Is String Theory Even Wrong?
What can be done to inject more diversity of thought into this great
quest of theoretical physics? Even granting that string theory is an
idea that deserves to be developed, how can people be encouraged to
come up with promising alternatives? I would argue that a good first
step would be for string theorists to acknowledge publicly the
problems and cease their tireless efforts to sell this questionable
theory to secondary school teachers, science reporters and program
The development of competing approaches will require senior string
theorists to consider working on less popular ideas and begin
encouraging their graduate students and postdocs to do the same.
Instead of trying to hire people working on the latest string-theory
fad, theory groups and funding agencies could try to identify young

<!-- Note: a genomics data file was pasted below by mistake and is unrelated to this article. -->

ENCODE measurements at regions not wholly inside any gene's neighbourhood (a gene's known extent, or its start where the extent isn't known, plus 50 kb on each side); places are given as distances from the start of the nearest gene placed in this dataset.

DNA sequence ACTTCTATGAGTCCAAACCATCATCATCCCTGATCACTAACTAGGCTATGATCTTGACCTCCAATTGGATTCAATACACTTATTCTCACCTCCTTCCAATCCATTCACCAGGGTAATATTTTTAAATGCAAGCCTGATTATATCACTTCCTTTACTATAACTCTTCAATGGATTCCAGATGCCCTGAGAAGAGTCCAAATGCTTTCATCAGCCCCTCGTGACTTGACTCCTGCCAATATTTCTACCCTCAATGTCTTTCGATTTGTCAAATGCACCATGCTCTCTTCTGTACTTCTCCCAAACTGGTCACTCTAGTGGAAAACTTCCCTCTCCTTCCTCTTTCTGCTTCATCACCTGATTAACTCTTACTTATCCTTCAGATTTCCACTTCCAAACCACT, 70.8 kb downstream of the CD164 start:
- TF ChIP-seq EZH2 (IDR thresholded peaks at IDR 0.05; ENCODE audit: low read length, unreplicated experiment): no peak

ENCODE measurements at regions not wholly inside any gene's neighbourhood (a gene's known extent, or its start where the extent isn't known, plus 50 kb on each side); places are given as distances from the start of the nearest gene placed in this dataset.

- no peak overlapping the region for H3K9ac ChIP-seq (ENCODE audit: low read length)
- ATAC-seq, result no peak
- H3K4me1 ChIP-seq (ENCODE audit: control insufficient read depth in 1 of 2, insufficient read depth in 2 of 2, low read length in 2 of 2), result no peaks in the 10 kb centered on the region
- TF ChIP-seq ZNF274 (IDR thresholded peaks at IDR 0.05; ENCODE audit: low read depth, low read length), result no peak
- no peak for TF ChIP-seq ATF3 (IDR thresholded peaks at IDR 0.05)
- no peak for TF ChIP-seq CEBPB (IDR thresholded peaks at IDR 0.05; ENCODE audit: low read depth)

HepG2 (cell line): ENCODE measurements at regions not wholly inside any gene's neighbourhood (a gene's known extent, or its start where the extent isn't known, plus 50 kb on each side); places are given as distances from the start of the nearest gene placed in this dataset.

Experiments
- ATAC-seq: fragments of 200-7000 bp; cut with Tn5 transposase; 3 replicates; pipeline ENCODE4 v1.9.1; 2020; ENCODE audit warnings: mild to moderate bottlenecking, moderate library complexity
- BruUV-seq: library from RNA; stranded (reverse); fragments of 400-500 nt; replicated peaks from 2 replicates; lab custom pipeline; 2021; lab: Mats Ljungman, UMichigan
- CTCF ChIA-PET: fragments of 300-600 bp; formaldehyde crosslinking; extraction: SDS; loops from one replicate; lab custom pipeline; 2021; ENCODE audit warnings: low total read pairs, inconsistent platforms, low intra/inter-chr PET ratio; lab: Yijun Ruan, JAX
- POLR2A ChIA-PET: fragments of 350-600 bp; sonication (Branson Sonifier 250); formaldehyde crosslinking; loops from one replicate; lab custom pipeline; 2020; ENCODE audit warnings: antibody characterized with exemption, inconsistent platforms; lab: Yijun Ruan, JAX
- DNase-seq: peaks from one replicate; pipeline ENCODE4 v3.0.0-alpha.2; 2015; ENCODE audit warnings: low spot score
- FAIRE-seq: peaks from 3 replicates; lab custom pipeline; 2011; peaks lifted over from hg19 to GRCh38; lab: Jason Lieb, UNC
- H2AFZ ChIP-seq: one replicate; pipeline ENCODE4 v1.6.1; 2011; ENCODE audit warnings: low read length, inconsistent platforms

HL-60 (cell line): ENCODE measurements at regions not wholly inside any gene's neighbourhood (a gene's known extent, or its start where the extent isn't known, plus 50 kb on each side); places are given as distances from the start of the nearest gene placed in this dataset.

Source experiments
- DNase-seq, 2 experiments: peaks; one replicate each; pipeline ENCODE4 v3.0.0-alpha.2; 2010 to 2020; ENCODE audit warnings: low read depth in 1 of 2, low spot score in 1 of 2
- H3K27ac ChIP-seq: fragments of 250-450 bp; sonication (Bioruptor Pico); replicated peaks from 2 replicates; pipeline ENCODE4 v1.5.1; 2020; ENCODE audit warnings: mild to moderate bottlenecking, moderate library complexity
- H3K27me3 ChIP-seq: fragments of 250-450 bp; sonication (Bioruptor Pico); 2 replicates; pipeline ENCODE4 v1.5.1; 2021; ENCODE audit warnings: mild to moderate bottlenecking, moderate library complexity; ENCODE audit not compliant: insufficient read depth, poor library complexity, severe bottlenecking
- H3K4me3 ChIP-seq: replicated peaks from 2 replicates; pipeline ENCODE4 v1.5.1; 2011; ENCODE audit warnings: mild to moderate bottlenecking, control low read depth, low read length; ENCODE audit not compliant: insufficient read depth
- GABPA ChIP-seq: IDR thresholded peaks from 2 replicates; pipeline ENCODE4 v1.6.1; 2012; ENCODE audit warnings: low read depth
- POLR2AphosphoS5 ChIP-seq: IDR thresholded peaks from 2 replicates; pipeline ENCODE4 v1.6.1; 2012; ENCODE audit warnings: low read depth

mathematical physicists who are exploring completely different
avenues. (Pushing 45, I no longer qualify.) Finding ways to support
such people over the long term would give them a much-needed chance
to make progress.
Although I am skeptical of science writer John Horgan's pessimistic
notion that physics is reaching an end, the past 15 years of
research in particle theory make depressingly clear one form such an
end could take: a perpetual, well-promoted but never-successful
investigation of a theory that has no connection with the physical
world. If only physicists have the will to abandon a failed project
and start looking for some new ideas, this sad fate can be avoided.